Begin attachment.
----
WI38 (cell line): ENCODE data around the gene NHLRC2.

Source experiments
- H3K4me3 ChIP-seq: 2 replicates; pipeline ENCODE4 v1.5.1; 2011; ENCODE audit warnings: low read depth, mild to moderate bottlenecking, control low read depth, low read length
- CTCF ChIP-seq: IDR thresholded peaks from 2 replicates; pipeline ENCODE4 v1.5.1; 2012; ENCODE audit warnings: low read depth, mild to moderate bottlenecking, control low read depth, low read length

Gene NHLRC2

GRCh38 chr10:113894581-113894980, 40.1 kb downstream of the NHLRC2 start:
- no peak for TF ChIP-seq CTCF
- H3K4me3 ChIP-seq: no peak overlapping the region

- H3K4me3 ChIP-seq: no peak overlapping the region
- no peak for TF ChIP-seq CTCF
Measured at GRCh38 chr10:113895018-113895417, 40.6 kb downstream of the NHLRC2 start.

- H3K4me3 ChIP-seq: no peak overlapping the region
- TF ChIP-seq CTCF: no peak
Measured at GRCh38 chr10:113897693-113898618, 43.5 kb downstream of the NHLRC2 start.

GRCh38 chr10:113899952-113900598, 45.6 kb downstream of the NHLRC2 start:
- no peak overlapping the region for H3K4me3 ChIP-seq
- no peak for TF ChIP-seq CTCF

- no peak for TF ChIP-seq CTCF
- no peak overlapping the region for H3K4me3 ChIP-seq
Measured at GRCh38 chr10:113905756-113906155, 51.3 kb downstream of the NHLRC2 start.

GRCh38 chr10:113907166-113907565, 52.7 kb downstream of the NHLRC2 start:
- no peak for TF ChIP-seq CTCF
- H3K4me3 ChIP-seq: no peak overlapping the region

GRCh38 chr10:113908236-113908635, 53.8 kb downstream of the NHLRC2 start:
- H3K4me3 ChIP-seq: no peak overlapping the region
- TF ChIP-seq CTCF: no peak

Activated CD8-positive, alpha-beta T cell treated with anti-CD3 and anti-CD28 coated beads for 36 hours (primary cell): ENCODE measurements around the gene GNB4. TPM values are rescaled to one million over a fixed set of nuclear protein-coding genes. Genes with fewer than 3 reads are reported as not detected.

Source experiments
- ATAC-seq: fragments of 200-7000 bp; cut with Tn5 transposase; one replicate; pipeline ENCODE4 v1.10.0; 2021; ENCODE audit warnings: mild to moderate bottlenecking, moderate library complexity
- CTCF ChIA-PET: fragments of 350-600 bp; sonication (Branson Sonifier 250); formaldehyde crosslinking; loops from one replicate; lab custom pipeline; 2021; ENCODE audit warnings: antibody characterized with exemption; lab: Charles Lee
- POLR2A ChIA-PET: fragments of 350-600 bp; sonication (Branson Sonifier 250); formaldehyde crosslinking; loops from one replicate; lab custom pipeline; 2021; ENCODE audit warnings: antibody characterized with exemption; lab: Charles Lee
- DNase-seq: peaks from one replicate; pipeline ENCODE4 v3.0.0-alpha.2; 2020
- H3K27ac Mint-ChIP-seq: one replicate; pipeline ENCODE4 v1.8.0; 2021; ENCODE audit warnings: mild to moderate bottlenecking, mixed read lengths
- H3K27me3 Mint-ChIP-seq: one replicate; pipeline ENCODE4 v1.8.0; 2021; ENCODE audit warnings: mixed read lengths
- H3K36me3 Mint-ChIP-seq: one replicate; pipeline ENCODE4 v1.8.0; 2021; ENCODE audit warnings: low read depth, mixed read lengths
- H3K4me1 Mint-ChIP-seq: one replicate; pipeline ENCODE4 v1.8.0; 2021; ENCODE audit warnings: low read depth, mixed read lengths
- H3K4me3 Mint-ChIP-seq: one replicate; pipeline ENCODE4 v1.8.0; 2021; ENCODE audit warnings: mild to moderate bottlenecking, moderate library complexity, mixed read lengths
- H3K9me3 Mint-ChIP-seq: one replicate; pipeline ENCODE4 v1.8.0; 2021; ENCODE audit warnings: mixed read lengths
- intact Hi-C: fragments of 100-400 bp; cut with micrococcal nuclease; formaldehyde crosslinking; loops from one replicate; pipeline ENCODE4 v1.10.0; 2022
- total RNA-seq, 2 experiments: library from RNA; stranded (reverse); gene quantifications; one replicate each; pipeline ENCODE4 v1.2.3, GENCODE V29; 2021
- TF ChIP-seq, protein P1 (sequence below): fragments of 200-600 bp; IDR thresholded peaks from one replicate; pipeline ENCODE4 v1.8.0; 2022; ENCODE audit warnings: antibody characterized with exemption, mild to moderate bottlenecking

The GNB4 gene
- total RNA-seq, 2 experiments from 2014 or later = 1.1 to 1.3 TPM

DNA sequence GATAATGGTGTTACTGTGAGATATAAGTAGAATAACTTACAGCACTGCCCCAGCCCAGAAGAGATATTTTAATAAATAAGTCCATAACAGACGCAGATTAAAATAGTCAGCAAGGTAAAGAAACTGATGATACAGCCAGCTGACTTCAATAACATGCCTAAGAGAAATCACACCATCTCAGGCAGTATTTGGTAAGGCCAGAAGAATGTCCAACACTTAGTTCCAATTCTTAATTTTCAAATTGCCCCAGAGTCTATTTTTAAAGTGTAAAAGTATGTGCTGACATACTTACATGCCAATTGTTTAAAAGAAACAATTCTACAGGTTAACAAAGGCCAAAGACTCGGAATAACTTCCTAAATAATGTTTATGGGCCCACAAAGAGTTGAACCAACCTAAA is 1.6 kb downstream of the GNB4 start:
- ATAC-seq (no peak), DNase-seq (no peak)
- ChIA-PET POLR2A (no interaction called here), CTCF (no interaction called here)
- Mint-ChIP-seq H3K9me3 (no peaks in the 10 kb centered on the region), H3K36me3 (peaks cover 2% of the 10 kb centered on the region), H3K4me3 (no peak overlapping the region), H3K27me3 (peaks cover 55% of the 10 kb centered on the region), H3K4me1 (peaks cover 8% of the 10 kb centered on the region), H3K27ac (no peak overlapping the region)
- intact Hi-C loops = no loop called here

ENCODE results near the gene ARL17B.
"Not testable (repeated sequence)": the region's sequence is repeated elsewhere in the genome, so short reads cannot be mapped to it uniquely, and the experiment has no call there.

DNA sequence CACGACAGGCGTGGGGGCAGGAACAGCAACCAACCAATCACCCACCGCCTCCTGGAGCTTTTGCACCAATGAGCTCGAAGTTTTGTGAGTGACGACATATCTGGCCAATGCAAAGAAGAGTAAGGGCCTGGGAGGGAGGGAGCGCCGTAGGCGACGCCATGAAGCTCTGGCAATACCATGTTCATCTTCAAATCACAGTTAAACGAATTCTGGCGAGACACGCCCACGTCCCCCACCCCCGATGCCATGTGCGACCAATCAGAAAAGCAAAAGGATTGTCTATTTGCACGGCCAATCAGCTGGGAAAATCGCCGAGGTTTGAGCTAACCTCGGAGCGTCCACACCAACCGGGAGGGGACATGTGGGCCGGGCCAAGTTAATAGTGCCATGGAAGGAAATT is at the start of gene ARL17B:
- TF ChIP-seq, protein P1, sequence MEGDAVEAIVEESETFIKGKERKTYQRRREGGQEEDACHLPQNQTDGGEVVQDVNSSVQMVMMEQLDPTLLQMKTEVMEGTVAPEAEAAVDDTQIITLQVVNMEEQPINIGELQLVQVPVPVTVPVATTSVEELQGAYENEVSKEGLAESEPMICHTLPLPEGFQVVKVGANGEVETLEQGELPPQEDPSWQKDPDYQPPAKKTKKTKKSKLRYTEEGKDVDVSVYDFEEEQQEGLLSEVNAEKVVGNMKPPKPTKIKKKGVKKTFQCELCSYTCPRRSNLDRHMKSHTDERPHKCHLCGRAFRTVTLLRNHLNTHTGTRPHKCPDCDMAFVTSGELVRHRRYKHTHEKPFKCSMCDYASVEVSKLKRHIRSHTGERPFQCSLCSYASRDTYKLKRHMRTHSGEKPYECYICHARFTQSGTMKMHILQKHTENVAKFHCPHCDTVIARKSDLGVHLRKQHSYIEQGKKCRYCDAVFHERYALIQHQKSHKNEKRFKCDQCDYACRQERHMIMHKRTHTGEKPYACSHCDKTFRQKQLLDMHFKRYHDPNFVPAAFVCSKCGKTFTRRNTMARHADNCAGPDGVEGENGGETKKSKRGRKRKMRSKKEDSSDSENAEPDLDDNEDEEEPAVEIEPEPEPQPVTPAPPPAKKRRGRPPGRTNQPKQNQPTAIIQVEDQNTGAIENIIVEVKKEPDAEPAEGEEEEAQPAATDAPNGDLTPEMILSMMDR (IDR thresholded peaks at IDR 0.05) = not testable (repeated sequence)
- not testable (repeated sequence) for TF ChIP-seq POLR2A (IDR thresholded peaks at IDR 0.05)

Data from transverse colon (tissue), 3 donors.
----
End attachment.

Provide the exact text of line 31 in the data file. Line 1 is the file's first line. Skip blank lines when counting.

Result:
- POLR2A ChIA-PET: fragments of 350-600 bp; sonication (Branson Sonifier 250); formaldehyde crosslinking; loops from one replicate; lab custom pipeline; 2021; ENCODE audit warnings: antibody characterized with exemption; lab: Charles Lee